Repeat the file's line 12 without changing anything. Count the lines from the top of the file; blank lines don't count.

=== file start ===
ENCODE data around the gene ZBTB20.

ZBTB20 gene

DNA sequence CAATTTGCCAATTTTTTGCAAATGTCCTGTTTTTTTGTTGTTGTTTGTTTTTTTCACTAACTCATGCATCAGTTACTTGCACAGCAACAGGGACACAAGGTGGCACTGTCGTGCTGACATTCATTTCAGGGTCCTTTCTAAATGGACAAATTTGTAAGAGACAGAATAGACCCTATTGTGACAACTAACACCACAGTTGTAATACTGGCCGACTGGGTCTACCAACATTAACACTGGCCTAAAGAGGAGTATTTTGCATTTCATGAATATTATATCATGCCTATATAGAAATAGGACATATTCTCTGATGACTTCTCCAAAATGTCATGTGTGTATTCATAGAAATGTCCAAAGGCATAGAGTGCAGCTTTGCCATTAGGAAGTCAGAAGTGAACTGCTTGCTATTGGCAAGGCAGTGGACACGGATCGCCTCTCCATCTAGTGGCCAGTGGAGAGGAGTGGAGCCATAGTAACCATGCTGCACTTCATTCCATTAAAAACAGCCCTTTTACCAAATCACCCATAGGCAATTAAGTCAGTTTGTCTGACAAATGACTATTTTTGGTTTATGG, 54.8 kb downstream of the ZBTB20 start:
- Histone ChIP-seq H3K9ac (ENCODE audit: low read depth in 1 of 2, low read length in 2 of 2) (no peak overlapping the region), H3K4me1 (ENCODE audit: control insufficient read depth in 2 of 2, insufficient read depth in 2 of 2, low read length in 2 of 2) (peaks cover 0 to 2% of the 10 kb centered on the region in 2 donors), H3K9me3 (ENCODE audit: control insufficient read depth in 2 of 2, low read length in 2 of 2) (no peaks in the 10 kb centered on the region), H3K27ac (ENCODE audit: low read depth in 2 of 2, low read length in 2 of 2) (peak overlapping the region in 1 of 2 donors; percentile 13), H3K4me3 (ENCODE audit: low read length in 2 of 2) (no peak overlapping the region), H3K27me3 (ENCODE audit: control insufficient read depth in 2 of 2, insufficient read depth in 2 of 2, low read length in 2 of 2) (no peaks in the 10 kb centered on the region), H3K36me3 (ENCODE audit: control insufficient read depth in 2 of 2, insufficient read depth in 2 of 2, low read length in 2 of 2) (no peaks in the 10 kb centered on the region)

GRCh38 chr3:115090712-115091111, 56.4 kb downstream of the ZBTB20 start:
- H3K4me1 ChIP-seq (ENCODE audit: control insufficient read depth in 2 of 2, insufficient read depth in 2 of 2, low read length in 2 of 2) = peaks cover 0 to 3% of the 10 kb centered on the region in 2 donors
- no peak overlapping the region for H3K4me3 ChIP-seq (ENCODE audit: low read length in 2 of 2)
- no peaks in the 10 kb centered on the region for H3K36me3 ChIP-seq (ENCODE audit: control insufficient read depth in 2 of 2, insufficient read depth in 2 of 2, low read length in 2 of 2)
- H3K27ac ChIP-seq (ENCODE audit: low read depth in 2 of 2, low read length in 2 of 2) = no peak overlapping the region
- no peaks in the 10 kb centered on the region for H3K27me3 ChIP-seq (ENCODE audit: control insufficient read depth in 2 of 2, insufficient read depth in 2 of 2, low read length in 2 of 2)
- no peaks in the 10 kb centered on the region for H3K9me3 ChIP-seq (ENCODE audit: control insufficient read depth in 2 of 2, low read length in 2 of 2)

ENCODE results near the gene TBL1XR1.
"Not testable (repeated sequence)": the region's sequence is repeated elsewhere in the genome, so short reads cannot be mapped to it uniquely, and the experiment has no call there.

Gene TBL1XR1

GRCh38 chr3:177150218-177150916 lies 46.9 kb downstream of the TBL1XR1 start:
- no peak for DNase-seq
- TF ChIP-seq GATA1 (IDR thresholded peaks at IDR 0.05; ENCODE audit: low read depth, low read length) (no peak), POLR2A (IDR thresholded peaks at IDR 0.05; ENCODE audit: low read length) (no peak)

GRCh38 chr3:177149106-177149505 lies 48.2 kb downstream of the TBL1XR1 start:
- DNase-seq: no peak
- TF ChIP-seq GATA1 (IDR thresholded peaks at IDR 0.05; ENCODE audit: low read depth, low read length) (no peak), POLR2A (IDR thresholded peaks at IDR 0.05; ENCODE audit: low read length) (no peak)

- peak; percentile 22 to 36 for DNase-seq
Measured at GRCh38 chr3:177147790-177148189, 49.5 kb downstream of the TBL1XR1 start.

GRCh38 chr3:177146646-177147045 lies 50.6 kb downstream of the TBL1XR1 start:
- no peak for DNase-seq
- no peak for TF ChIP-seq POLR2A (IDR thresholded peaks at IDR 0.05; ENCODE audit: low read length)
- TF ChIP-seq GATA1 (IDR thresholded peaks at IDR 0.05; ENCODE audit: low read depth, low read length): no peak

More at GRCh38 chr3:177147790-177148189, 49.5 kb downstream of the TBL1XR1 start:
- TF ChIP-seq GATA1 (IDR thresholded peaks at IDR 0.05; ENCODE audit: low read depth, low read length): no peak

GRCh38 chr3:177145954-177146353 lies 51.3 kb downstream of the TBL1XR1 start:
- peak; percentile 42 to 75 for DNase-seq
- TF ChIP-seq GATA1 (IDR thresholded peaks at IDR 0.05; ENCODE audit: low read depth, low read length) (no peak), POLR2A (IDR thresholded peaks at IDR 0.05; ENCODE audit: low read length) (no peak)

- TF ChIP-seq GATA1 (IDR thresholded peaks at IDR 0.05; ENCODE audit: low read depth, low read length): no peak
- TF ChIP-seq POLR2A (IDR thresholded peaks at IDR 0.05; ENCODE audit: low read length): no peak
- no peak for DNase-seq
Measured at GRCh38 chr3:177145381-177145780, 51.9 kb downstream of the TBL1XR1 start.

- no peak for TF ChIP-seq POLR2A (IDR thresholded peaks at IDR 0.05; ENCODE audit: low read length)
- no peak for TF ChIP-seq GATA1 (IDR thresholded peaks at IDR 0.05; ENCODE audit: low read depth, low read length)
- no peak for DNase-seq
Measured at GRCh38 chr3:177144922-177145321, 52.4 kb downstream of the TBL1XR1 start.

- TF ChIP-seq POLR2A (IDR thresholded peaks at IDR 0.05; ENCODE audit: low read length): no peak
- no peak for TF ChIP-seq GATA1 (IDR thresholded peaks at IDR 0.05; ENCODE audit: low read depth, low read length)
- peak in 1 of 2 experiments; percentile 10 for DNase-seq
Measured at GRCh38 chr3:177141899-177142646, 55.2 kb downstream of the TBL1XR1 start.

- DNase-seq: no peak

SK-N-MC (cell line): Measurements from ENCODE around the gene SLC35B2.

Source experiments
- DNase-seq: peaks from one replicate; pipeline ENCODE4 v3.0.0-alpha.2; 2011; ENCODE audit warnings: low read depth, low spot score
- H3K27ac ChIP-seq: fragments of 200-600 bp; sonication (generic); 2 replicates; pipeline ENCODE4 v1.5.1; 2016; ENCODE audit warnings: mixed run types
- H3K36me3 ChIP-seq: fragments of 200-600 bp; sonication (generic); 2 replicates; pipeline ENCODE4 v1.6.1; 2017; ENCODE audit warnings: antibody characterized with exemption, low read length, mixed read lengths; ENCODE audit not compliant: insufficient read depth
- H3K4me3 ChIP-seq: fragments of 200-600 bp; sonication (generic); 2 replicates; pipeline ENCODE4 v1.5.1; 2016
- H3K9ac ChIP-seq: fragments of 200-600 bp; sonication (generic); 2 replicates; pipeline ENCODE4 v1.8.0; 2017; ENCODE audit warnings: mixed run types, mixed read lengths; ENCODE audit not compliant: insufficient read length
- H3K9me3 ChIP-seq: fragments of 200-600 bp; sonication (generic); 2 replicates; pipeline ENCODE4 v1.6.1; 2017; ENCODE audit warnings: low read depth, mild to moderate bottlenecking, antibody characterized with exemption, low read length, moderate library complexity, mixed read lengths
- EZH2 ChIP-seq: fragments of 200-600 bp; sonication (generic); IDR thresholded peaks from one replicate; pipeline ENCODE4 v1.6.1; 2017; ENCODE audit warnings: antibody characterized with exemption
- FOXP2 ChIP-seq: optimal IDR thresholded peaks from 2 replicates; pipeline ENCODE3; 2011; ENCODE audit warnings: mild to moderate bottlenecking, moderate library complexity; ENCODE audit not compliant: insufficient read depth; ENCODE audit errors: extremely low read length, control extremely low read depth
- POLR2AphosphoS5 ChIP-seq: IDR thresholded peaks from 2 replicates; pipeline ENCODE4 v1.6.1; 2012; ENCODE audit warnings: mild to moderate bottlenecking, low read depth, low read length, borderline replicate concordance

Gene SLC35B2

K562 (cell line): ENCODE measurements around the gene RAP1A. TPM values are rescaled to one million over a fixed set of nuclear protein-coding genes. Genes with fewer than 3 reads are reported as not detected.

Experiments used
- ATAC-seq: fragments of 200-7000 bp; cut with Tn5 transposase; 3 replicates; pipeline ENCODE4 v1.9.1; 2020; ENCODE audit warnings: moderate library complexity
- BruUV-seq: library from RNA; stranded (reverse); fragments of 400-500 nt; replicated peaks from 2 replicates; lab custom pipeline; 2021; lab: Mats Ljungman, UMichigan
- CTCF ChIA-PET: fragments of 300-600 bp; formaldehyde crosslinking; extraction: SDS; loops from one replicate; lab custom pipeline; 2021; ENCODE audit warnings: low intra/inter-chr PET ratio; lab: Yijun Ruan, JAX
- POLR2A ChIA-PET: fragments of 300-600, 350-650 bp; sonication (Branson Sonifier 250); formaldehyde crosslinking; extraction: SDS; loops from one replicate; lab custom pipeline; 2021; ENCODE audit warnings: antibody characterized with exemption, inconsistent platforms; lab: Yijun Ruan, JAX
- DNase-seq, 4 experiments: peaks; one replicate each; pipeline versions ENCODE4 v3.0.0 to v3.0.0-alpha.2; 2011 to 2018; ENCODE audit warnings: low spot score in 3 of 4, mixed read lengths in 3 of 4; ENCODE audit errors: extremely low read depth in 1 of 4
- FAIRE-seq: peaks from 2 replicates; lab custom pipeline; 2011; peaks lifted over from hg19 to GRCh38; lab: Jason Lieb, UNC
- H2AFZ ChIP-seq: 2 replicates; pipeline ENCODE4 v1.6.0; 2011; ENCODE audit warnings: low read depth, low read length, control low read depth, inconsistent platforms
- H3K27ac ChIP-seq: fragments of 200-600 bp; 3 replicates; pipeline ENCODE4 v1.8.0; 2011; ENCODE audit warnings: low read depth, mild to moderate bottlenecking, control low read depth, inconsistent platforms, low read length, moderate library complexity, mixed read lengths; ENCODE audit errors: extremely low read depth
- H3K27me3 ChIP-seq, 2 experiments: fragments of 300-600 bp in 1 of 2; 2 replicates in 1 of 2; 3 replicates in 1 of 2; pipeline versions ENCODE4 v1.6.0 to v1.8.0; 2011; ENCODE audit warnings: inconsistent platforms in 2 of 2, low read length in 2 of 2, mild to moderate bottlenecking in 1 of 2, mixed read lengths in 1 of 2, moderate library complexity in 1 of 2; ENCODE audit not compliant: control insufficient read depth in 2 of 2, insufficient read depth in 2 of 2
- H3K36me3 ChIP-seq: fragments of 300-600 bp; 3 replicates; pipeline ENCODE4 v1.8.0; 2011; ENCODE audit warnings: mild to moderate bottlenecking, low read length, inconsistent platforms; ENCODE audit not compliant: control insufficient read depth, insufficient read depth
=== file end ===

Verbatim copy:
ENCODE results near the gene TBL1XR1.